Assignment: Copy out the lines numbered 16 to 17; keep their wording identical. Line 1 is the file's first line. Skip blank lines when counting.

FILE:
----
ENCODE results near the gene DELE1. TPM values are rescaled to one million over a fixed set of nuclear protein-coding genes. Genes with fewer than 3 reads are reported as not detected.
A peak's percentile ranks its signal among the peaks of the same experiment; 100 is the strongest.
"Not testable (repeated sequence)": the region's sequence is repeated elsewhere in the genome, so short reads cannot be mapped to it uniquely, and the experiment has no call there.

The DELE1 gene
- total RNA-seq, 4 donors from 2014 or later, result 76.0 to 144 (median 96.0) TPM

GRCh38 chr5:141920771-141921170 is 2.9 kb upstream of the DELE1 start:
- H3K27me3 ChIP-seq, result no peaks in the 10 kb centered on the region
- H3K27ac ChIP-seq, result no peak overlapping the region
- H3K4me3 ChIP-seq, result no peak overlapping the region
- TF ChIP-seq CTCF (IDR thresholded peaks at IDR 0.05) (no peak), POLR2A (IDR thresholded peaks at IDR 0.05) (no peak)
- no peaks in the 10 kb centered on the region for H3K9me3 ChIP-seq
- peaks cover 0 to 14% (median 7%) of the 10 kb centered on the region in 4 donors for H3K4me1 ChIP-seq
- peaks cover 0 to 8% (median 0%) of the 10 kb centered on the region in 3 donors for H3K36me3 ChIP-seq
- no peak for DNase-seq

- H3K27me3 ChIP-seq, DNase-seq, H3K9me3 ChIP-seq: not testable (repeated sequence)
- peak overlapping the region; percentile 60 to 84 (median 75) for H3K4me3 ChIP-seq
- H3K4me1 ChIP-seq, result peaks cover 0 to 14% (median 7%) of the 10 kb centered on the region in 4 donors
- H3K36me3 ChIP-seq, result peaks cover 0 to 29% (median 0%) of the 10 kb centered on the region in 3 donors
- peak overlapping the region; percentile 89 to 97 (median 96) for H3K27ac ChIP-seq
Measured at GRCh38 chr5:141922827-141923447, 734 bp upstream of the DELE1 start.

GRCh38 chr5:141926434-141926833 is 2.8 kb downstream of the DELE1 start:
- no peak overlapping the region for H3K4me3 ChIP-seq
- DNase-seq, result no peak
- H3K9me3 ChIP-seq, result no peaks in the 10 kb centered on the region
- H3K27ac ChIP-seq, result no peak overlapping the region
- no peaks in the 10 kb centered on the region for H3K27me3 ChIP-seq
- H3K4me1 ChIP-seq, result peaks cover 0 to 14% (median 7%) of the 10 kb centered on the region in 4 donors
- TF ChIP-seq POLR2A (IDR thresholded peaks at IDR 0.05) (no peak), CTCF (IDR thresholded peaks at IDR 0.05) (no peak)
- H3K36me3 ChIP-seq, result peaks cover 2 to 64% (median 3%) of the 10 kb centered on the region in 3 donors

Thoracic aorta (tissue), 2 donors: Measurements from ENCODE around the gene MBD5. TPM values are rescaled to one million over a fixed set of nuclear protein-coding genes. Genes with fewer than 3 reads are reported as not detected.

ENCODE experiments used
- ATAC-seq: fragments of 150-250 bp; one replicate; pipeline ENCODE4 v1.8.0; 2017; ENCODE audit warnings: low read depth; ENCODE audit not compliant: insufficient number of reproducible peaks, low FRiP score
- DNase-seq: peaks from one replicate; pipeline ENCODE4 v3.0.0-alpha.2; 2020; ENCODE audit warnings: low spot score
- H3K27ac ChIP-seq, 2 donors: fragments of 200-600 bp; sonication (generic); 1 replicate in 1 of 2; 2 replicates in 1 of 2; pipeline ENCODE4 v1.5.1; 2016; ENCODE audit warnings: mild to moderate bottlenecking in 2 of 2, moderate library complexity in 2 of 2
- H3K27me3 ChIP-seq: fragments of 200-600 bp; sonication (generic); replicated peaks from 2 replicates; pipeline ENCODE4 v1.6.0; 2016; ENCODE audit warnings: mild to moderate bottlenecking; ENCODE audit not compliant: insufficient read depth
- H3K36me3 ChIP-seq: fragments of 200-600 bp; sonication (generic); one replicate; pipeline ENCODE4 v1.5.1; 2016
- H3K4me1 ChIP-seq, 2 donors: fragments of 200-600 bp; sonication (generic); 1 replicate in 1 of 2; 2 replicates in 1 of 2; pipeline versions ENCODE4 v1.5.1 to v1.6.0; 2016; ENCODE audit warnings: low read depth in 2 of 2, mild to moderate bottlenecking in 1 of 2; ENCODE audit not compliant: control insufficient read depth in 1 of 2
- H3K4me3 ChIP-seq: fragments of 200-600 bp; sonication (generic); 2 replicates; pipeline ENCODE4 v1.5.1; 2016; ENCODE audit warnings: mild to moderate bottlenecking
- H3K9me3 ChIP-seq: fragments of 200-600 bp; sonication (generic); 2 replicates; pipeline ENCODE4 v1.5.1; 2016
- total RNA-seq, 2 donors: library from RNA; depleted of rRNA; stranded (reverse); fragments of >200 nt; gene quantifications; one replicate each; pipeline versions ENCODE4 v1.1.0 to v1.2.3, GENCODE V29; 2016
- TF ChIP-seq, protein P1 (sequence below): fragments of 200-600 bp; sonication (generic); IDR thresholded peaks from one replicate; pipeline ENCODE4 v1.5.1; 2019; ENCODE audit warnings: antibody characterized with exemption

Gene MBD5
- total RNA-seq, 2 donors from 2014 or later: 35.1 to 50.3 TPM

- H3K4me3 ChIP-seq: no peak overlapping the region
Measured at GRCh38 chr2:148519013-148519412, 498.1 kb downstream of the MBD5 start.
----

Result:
- peak overlapping the region; percentile 60 to 84 (median 75) for H3K4me3 ChIP-seq
- H3K4me1 ChIP-seq, result peaks cover 0 to 14% (median 7%) of the 10 kb centered on the region in 4 donors